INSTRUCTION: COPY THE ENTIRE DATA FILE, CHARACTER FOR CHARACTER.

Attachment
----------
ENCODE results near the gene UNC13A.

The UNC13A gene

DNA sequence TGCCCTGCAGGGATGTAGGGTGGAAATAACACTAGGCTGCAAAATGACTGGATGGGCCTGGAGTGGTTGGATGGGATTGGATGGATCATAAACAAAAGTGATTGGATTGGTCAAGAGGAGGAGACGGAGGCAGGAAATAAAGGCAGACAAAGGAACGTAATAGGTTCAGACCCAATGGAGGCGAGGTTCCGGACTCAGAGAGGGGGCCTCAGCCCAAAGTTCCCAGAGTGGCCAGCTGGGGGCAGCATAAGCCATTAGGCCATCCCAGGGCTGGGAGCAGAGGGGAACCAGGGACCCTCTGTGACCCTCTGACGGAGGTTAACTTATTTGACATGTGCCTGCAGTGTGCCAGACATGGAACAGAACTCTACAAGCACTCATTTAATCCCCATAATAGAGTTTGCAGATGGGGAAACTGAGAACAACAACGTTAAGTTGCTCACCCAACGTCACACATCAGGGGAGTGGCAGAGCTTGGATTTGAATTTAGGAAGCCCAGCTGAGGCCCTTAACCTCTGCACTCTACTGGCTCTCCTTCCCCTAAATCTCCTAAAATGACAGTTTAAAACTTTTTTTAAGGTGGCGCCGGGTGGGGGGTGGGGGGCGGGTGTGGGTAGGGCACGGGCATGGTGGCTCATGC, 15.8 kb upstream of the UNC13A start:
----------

ENCODE results near the gene UNC13A.

The UNC13A gene

DNA sequence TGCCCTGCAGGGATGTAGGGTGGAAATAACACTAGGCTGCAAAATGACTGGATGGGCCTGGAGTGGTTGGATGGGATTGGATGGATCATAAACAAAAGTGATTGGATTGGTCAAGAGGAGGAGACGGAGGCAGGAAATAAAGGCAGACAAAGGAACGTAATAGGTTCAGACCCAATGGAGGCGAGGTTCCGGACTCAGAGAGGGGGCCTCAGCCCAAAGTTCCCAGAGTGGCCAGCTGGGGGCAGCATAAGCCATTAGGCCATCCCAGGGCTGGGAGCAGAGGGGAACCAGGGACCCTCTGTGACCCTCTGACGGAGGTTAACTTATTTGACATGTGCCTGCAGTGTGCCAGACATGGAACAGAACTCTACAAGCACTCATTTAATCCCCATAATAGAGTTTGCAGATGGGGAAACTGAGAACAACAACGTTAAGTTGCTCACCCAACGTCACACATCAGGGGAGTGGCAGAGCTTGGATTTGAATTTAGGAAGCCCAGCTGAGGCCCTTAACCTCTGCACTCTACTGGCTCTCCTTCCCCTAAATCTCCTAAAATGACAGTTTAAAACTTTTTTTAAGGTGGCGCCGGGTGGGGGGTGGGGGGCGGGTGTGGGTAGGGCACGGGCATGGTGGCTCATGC, 15.8 kb upstream of the UNC13A start: